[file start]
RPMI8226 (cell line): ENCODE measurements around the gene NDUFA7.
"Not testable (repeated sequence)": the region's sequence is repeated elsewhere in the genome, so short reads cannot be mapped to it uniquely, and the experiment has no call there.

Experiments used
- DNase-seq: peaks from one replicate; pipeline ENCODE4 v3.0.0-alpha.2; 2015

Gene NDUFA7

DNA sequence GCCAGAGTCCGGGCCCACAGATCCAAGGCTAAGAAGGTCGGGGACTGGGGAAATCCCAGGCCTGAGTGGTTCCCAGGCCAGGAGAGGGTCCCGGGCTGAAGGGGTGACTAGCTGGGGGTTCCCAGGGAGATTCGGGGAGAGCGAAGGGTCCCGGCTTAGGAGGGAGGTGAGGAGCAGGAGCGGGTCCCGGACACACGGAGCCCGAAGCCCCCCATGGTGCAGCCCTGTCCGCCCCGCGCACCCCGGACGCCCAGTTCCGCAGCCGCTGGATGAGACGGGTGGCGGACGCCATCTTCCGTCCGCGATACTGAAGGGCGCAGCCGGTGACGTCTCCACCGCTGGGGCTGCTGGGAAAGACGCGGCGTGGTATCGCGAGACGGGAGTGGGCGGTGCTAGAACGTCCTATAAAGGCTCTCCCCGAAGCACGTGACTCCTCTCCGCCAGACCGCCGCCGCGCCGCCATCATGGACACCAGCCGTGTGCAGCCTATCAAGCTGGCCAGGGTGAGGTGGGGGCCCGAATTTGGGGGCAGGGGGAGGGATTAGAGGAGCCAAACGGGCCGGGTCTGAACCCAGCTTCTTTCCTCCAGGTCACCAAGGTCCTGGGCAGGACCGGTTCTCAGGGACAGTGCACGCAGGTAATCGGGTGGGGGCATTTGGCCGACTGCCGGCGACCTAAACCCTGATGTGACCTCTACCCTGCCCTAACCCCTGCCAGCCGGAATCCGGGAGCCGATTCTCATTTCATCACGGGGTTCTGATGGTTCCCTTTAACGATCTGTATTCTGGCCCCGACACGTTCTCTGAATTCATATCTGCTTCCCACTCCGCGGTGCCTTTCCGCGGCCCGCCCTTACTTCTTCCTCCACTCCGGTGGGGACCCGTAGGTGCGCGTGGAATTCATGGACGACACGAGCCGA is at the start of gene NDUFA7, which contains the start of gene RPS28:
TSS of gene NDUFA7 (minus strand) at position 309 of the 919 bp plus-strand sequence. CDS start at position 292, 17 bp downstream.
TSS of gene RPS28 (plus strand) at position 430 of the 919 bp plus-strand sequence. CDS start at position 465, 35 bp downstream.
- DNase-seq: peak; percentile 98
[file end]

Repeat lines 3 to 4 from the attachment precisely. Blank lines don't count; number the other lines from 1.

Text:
Experiments used
- DNase-seq: peaks from one replicate; pipeline ENCODE4 v3.0.0-alpha.2; 2015